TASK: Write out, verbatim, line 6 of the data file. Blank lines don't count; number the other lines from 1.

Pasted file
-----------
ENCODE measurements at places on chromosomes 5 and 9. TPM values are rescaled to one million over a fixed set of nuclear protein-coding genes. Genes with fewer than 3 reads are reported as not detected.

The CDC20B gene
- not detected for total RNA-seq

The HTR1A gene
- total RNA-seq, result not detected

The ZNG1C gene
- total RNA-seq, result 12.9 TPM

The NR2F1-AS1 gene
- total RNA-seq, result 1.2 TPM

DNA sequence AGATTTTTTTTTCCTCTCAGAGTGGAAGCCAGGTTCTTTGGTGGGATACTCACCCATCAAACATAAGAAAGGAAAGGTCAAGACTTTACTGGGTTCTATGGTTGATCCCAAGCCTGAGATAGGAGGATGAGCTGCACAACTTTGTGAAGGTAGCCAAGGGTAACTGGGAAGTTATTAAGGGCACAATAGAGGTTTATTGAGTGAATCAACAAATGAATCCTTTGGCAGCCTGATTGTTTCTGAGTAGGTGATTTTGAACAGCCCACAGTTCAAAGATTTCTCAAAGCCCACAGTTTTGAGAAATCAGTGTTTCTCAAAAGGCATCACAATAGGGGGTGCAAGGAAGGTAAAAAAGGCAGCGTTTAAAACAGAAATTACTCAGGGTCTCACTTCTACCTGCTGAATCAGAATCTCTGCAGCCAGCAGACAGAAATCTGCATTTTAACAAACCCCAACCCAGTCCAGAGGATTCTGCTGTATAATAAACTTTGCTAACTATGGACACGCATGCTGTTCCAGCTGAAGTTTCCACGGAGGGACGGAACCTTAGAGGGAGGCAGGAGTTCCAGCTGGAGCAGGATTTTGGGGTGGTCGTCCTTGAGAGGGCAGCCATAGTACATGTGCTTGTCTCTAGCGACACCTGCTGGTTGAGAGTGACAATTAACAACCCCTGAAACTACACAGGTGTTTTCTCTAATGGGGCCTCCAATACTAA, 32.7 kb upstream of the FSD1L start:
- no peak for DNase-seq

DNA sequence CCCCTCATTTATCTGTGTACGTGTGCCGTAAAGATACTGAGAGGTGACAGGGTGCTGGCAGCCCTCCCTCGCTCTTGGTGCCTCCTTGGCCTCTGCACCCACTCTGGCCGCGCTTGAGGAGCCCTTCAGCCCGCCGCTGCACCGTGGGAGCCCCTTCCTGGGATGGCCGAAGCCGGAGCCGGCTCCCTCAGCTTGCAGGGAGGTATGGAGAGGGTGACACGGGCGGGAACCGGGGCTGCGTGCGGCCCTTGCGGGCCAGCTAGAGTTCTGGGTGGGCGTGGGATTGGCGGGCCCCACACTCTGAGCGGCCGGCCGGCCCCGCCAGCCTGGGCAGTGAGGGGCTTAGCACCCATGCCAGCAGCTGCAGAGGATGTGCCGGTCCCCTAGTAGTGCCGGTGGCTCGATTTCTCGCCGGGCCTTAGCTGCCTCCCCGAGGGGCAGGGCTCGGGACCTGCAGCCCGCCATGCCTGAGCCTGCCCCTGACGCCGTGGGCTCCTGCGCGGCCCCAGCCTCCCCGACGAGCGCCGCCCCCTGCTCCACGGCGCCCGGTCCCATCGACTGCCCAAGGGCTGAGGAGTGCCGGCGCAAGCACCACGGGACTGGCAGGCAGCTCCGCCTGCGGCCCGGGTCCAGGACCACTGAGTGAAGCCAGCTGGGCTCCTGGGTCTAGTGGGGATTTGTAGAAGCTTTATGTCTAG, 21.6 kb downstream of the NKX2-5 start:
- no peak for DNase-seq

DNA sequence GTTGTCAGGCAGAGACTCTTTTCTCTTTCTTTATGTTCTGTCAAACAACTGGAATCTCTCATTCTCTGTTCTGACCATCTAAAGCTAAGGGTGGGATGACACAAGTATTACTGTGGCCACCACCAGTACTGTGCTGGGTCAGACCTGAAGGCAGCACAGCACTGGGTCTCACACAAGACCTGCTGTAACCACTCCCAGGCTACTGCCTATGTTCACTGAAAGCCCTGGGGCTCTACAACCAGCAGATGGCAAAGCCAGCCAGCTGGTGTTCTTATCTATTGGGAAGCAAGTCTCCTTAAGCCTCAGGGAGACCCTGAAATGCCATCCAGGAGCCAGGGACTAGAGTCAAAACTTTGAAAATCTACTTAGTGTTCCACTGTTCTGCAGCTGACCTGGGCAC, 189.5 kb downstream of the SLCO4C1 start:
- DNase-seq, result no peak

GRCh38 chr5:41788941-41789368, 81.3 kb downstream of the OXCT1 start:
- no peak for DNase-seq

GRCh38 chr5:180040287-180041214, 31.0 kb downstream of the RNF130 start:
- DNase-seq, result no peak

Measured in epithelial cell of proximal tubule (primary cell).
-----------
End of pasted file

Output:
The ZNG1C gene